The Hungarian government would like to connect the big Hungarian cities with domestic flights. The secretary of the Ministry of Foreign Affairs and Trade said on Friday in Székesfehérvár that they would like to make all Hungarian cities accessible by small aircraft because that is in direct correlation with investments.
Levente Magyar said that the backbone of the Hungarian economy is the network of the county capitals, and the government would like to help their development by cooperating with their leaders, Origo reported. Therefore, the secretary asked the mayors to write airport development strategies and submit them to the ministry. Károly Szita, the chairman of the Alliance of the Hungarian County Capitals, added that 2 million Hungarians live in those cities generating more than 1/3rd of the country’s GDP.
According to mfor.hu, the MALÉV Hungarian Airlines’ first plane started on October 15, 1946, from Budaörs, which is
the birthday of Hungarian civil aviation.
The Hungarian Post used planes before WWII for postal services and to transport cargo. In 1921, there were some examples when even citizens travelled on board of these planes, but the great powers prohibited that shortly afterwards since they thought that it covered military purposes. Even so, between the two world wars, Hungarian civil aviation developed, but the flights connected Budapest with foreign cities like Vienna, Salzburg, Berlin, Munich, Zürich, Rome, Milan, Venice, Krakow, and Warsaw. In 1937, Hungary opened a new international airport in Budaörs.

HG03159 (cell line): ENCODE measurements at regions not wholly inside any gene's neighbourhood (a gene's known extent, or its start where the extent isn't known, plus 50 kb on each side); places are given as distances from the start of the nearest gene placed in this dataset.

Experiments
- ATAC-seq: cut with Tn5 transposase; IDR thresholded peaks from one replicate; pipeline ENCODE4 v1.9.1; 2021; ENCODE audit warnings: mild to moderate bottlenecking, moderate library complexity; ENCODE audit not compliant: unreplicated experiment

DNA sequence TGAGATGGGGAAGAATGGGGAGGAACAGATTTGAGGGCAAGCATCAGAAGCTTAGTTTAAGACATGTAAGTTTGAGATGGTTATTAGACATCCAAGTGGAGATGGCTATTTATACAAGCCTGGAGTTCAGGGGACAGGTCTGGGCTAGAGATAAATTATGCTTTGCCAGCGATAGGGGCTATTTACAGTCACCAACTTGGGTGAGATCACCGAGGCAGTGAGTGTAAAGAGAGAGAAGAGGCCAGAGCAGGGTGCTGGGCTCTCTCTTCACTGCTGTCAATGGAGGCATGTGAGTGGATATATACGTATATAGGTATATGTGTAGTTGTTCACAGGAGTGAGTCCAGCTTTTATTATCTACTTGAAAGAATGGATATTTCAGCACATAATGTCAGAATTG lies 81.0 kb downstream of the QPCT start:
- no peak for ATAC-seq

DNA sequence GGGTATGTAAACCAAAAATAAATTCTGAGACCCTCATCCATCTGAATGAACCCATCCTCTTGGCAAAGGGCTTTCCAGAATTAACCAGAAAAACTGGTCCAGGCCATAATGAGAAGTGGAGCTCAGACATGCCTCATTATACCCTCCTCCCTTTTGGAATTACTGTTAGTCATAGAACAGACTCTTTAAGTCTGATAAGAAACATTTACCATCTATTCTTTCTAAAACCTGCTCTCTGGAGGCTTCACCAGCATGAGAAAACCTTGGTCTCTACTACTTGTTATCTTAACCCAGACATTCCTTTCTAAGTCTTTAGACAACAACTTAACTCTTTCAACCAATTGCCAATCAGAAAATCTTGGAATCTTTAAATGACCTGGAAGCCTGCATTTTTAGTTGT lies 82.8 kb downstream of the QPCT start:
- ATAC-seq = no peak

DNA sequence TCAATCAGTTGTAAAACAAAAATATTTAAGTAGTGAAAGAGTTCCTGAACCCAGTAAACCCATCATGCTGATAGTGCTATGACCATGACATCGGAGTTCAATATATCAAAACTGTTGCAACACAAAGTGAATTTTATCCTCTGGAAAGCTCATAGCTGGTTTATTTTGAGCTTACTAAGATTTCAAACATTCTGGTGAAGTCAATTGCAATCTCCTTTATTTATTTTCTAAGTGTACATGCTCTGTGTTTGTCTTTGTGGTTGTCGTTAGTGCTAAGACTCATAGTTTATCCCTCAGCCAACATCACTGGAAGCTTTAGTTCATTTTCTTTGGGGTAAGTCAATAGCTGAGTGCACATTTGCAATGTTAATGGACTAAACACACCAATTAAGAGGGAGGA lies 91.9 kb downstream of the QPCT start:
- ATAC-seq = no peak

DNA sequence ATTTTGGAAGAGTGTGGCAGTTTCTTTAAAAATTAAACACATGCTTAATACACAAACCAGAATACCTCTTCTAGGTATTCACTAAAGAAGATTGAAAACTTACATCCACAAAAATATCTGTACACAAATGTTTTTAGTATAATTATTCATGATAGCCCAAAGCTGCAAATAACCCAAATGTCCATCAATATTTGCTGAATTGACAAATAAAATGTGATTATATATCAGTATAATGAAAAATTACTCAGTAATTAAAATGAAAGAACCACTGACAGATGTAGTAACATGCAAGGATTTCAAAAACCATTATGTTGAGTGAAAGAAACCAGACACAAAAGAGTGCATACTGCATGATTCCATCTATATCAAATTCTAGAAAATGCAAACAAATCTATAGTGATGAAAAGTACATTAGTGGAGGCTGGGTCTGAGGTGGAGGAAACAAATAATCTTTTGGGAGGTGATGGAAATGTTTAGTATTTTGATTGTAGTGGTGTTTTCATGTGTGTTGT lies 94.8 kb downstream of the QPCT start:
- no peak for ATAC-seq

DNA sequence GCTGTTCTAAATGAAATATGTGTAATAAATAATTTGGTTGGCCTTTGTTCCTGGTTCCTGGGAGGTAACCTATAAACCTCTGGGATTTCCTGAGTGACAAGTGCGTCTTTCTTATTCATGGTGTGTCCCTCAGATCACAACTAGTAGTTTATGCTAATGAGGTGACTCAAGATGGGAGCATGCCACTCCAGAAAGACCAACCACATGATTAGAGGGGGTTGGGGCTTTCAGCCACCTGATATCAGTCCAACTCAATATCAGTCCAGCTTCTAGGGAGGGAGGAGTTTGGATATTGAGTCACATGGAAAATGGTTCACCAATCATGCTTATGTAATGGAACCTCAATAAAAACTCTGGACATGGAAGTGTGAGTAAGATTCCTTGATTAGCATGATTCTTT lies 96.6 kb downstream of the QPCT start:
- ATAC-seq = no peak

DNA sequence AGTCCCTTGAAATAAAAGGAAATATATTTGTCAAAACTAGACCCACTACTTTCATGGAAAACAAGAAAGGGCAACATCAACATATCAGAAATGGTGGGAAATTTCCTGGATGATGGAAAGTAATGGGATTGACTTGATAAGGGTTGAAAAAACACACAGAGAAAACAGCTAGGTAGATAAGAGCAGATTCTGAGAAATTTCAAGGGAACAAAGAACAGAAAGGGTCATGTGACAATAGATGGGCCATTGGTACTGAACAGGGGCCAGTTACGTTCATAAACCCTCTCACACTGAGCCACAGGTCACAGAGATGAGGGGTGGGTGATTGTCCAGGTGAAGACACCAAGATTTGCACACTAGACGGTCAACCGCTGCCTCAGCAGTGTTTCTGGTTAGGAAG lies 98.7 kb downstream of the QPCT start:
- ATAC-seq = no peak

There were some regular domestic flights as well, connecting Budapest with Siófok, Pécs, Debrecen, Nyíregyháza, and later Kassa, Ungvár, Nagyvárad, Kolozsvár, Sepsiszentgyörgy, and Csíkszereda.
After WWII, the Soviet and the Hungarian states founded the Maszovlet, the Hungarian-Soviet Civil Air Transport Joint Stock Company, owned 50 pc by Hungary and 50 pc by the Soviet Union. The Hungarians gave the crew and the airports while the Soviet partners provided the planes, the equipment, and the trainers of the personnel.
Tickets cost as much as a train ticket those days, so many travelled by plane
between the different Hungarian cities. Furthermore, the Budapest-Győr-Zalaegerszeg-Nagykanizsa-Budapest or the Budapest-Miskolc-Nyíregyháza-Debrecen round flights were very popular. In 1954, Hungary bought the Soviet shares in the Maszovlet and founded Malév.
The company closed domestic flights one after the other in the 1960s. The last plane took off on March 15, 1969, and they concentrated on international flights since that was profitable.
In 1989, it came to light that Hungary is a “great power” with more than 30 airports available for planes, hvg said. Even though some local governments tried to use them, they quickly learned that operating an airport is very expensive. Still, there were some success stories, for example, in Győr, Debrecen, or Sármellék, but these became profitable only because of the international traffic, iho.hu wrote. That is partly because intercity trains and the motorways provide a cheaper and fast opportunity for everybody to travel today. Furthermore,
taxes are very high in the case of flying.
Taking all these into consideration, the government’s above-mentioned plan is at least ambitious.
Source: origo.hu, mfor.hu, hvg.hu, iho.hu